BTW: Are we discussing a fully laden balrog?

They were originally Maiar and they wore armour and helms made of iron, so just the weight of that is going to be heavier than an elf. I'm not convinced that they're made of shadow as they're described as being surrounded by shadow (which can take the form of wings), but either way that's not going to count as hi-viz and where can you get Balrog sized tabards from?

From https://www.esportstales.com/street-fighter/characters-official-heights-and-weights we can clearly see that a Balrog is 6'6" tall and 102kg

Avatar
chrisonabike replied to hawkinspeter | 9 months ago
1 like
Avatar
hawkinspeter replied to chrisonabike | 9 months ago
2 likes

chrisonatrike wrote:

Although they become lighter and faster in Japan!

Well, there's some confusion over the different characters there - although they renamed "Vega" to "Balrog", they changed "Balrog" to "M. Bison" (presumably the 'M' stood for Mike).

I think we need to differentiate between a European Balrog and a Japanese Balrog.

Avatar
morgoth985 replied to hawkinspeter | 9 months ago
3 likes

It's a Norwegian Blue balrog.

Avatar
hawkinspeter replied to morgoth985 | 9 months ago
0 likes
Avatar
brooksby replied to hawkinspeter | 9 months ago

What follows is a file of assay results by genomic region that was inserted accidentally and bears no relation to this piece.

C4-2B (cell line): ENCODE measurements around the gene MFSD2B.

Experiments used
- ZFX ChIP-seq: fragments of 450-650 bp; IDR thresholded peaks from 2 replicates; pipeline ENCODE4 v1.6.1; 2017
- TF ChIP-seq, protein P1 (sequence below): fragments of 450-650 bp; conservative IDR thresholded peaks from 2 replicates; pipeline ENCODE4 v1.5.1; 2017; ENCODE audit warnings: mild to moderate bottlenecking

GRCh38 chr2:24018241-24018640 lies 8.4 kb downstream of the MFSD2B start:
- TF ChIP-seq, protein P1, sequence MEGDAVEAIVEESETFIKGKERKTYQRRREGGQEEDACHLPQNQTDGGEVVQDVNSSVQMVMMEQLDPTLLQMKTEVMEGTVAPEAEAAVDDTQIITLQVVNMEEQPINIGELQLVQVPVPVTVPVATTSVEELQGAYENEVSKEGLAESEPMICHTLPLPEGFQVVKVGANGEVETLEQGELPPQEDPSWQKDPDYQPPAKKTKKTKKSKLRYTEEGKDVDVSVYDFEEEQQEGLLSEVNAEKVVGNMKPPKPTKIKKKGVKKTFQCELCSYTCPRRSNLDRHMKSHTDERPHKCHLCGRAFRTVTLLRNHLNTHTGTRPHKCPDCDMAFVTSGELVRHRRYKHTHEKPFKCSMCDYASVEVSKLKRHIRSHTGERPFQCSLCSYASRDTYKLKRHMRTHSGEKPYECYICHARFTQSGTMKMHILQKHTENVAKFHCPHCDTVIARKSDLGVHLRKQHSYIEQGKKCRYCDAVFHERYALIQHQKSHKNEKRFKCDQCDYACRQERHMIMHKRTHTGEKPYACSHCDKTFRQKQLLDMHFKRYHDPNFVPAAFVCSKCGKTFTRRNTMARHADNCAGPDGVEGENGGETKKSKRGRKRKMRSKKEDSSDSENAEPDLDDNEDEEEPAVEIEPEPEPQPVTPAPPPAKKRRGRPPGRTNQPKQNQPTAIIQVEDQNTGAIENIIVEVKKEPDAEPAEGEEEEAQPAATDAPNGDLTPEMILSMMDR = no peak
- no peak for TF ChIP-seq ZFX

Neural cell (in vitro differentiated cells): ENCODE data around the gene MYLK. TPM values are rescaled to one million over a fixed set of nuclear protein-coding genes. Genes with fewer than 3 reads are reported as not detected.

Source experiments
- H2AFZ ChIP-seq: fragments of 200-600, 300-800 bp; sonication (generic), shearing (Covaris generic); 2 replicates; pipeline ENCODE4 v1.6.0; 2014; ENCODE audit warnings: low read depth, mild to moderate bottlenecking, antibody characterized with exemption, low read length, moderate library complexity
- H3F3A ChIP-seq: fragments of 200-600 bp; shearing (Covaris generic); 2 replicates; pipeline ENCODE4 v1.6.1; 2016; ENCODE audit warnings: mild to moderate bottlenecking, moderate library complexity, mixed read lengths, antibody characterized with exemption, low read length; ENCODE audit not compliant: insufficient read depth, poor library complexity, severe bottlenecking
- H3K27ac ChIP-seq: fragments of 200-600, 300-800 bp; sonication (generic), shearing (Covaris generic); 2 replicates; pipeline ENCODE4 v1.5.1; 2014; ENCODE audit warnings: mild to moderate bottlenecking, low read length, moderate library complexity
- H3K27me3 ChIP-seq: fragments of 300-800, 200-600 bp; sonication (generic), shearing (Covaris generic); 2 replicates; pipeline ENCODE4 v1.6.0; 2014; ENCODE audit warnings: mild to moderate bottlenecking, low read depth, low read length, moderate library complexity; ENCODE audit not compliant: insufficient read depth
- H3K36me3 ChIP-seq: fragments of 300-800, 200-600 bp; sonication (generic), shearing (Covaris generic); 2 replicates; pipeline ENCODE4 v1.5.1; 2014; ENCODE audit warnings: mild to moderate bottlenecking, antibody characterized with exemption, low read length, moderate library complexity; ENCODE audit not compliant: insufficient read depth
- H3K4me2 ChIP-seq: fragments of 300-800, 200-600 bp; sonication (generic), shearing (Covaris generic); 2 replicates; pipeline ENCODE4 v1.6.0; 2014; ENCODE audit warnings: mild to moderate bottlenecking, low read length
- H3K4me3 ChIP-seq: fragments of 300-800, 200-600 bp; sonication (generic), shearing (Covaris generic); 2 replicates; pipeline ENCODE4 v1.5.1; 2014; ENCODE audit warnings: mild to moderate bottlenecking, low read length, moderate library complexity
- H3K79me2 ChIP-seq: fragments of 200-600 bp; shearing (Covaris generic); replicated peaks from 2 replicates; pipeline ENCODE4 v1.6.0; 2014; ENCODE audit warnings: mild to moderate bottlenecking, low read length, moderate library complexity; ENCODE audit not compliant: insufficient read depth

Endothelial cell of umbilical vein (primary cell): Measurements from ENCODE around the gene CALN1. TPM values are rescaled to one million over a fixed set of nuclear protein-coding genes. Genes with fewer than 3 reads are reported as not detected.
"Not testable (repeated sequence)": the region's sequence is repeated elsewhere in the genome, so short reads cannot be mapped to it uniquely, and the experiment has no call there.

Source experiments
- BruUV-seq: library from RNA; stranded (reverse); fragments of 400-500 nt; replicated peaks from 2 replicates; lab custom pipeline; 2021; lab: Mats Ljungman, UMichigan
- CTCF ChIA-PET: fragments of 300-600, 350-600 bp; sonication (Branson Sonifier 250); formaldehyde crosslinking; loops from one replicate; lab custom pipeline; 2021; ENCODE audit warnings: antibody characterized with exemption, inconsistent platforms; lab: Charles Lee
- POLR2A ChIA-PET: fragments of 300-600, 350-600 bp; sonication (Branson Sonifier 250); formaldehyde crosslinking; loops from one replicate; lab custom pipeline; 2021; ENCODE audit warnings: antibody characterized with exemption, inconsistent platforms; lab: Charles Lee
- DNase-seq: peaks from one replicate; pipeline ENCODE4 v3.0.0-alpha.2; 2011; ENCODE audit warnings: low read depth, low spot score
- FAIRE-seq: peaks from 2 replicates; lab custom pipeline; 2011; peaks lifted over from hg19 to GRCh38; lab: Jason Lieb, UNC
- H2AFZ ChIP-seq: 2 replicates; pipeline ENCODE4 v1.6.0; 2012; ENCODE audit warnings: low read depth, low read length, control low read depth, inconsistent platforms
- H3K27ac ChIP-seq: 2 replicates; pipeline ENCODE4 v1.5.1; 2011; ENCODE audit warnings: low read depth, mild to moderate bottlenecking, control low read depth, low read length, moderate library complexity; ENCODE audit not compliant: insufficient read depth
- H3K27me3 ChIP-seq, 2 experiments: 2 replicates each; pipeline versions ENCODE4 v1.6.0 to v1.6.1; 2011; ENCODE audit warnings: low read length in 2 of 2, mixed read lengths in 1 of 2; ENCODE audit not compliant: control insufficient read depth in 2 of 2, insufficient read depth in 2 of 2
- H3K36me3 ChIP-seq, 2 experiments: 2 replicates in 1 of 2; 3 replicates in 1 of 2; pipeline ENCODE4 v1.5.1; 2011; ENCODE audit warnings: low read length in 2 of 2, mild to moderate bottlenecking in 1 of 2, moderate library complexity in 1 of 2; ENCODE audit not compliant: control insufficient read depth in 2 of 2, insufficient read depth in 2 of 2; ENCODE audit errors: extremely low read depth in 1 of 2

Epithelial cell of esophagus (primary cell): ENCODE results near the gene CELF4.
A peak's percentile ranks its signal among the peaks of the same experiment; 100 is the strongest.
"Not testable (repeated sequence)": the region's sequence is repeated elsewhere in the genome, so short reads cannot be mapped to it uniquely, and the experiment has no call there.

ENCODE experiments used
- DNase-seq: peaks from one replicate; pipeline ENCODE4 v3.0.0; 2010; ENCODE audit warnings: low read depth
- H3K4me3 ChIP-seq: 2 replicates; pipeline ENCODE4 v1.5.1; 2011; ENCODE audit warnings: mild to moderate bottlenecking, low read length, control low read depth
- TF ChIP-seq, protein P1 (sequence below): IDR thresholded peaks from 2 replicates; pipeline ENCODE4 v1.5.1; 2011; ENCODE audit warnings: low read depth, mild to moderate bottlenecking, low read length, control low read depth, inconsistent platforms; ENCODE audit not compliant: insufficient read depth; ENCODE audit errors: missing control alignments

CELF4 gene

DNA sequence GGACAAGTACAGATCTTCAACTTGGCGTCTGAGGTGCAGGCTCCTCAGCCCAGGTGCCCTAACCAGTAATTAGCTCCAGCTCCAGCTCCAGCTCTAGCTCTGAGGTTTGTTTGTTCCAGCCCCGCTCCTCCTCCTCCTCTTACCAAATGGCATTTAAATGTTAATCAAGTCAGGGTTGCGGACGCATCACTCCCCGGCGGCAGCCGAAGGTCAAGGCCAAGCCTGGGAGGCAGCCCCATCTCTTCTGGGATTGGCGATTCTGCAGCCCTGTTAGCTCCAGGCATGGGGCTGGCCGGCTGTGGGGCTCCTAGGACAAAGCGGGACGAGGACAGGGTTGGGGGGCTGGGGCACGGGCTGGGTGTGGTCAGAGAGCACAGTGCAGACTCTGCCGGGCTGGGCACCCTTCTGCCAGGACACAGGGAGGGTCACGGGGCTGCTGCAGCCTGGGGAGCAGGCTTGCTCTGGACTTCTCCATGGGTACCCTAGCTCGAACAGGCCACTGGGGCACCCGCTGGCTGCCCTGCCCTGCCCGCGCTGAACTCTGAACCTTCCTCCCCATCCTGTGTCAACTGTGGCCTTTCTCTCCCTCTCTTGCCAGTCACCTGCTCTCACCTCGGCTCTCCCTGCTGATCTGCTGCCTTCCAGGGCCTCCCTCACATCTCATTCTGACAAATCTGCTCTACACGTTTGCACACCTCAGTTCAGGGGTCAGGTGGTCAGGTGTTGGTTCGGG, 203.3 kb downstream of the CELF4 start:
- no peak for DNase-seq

0 likes

hawkinspeter wrote:

brooksby wrote:

Balrogs are creatures of the shadow unseen realm, not the physical realm, so probably weigh less...

BTW: Are we discussing a fully laden balrog?

They were originally Maiar and they wore armour and helms made of iron, so just the weight of that is going to be heavier than an elf.

It's a while since I've read the Silmarillion...

Avatar
morgoth985 replied to hawkinspeter | 9 months ago
2 likes

They'd burn up any tabards anyway.  But it doesn't matter as nobody's going to argue with them.  Except for Cycling Mikey at Gandalf corner.

Avatar
hawkinspeter replied to morgoth985 | 9 months ago
2 likes

Morgoth985 wrote:

They'd burn up any tabards anyway.  But it doesn't matter as nobody's going to argue with them.  Except for Cycling Mikey at Gandalf corner.

Are they allowed to pass by there?

Avatar
chrisonabike replied to hawkinspeter | 9 months ago
1 like

hawkinspeter wrote:

Morgoth985 wrote:

They'd burn up any tabards anyway.  But it doesn't matter as nobody's going to argue with them.  Except for Cycling Mikey at Gandalf corner.

Are they allowed to pass by there?

Scene of an attempt to drop one, where it fought back IIRC.  But that's all under the bridge now.

Avatar
morgoth985 replied to hawkinspeter | 9 months ago
4 likes

Of course not, he's blocking the way.  They'd have to Fly, you fools!

Avatar
Daddy Feebs | 9 months ago
6 likes

So glad to be able to communicate more with my axles, though I'm worried it will come at the expense of all those lovely long chats I'd been having with my hubs. I'll miss those guys. 

Avatar
Drinfinity | 9 months ago
3 likes

Some new nonsense!

"It also provides better communication and ride feel than regular thru-axles."

Avatar
Sriracha replied to Drinfinity | 9 months ago
3 likes

Double-blind trial? I thought not!

Avatar
Brauchsel replied to Sriracha | 9 months ago
3 likes

Well, if your stem's the right length you shouldn't be able to see either axle...

Latest Comments